“So, what we’d like to do is have a computational simulation that will predict the results of those experiments. Sang-Rin Lee and myself are building a simulation and then testing it against data from Long Beach, California where they set out 14 of these monitors for three months. Then we are going to predict concentrations of these combustion particles, and finally we’re feeding them into a larger epidemiological health study.”

The next study discussed by Dr. Stanier is his career project on ultrafine particle formation. For this work he has received funding from both the National Science Foundation (NSF) and CGRER:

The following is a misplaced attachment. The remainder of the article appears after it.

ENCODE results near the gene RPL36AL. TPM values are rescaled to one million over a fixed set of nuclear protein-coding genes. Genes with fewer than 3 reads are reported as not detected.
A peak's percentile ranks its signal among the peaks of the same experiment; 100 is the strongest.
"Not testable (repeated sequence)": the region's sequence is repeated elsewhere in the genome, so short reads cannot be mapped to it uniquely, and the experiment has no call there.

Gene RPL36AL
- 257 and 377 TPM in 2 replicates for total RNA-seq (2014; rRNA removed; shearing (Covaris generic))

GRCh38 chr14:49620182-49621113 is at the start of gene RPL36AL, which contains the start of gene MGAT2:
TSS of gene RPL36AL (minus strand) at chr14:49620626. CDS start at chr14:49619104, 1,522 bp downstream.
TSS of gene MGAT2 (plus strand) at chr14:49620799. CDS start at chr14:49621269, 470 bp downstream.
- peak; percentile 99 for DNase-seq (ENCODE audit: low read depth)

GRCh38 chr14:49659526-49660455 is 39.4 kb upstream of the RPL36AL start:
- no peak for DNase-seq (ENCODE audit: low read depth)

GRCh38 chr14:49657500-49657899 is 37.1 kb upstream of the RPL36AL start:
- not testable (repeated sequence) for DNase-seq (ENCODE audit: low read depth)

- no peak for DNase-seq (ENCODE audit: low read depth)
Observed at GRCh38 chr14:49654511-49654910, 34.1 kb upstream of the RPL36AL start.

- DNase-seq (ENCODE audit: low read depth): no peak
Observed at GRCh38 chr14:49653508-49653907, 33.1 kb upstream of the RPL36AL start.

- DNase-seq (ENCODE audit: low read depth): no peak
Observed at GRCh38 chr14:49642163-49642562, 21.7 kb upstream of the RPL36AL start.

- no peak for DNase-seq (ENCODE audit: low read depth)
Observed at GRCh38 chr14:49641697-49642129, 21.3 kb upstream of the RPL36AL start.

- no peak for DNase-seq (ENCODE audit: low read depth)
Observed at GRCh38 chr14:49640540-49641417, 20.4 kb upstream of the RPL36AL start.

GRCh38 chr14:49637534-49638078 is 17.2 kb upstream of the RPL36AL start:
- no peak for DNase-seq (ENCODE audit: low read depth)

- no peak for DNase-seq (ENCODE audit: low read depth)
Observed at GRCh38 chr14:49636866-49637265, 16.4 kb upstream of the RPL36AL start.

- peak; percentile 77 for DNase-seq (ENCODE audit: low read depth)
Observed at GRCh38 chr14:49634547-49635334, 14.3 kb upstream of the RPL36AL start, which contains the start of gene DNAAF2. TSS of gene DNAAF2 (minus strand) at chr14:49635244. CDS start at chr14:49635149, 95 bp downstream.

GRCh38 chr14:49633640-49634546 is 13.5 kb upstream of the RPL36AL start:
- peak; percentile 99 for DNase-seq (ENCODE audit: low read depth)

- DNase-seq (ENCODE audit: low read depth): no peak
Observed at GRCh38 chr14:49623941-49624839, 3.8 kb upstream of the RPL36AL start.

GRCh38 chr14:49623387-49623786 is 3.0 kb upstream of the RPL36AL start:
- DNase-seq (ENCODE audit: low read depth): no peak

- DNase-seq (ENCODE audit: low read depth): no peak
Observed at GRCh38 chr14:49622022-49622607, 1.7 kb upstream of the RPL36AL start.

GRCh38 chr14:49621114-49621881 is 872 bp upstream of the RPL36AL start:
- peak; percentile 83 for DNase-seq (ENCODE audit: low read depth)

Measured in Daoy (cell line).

“My career project is with the National Science Foundation, and it has a research component on atmospheric ultrafine particle formation from photochemistry. It also has an educational component which was the [middle school science teacher’s] workshop. The research component is led by Robert Bullard. In this project we’re doing our own measurements of atmospheric ultrafine particles . . . Many days during the year in the morning there are periods in the lower atmosphere where there’s a rapid formation rate of atmospheric nano-particles – often involving sulfuric acid. If this process didn’t happen, there would be a lot fewer of these particles in the atmosphere.